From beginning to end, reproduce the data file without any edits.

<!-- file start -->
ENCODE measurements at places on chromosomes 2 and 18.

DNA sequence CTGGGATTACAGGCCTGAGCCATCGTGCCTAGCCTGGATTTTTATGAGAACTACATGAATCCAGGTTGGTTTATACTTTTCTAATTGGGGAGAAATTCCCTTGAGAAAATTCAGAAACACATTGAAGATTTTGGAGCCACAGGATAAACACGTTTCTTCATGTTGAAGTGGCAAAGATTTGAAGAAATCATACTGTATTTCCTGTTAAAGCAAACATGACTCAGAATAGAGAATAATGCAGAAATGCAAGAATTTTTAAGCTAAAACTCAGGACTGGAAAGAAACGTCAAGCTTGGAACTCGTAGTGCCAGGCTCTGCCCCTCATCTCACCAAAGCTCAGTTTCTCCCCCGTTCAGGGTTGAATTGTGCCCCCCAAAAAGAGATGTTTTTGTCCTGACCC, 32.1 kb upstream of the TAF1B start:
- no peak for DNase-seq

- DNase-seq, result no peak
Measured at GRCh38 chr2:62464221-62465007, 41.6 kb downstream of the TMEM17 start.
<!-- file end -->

ENCODE measurements at places on chromosomes 2 and 18.

DNA sequence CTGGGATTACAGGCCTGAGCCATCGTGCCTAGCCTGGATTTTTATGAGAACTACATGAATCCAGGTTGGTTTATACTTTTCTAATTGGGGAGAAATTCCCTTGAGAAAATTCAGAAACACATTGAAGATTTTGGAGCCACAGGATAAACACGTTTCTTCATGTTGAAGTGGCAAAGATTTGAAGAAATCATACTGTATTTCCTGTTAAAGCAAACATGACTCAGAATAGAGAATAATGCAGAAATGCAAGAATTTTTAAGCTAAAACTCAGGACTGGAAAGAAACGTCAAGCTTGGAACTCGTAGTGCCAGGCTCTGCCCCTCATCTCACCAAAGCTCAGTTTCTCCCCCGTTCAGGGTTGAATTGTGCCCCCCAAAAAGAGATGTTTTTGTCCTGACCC, 32.1 kb upstream of the TAF1B start:
- no peak for DNase-seq

- DNase-seq, result no peak
Measured at GRCh38 chr2:62464221-62465007, 41.6 kb downstream of the TMEM17 start.